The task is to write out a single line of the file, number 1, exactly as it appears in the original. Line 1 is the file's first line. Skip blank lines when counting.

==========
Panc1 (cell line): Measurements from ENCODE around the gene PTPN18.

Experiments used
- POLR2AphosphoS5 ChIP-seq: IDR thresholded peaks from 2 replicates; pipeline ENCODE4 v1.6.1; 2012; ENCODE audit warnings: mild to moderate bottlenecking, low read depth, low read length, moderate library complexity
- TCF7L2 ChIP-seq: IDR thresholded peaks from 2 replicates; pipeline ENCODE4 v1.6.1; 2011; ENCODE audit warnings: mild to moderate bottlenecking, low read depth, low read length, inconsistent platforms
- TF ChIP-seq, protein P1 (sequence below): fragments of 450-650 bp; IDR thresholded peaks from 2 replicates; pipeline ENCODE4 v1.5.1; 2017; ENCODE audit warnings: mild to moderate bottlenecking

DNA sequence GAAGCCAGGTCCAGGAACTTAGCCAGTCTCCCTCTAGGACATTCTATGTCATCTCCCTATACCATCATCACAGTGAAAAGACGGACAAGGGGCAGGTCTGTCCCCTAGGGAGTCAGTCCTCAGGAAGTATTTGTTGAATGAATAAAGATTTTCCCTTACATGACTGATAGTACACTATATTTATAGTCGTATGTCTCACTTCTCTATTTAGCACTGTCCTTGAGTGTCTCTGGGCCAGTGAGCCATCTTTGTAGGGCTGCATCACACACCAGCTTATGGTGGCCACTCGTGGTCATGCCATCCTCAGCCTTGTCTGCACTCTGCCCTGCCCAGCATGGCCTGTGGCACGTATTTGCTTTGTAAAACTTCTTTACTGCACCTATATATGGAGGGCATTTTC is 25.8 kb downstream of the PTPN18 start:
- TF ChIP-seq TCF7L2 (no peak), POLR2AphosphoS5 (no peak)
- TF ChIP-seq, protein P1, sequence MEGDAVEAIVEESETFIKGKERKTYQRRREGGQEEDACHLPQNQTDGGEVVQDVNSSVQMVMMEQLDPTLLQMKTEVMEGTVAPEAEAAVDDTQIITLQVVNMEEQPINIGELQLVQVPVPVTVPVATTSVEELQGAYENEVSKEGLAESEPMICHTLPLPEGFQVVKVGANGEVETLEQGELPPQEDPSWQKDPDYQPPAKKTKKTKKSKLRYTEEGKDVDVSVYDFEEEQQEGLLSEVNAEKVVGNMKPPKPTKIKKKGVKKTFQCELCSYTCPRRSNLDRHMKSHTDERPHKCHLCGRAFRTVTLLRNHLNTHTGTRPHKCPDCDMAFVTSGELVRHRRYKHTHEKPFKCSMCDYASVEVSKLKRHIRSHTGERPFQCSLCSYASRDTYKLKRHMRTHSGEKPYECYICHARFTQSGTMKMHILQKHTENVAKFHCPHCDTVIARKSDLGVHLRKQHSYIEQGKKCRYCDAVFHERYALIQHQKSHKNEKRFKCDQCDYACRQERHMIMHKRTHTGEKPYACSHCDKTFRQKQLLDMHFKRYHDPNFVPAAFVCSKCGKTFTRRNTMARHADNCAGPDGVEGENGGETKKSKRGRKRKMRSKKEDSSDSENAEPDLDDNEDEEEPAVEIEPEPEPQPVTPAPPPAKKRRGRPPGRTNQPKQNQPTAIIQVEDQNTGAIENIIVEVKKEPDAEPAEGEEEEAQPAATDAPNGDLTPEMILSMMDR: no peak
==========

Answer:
Panc1 (cell line): Measurements from ENCODE around the gene PTPN18.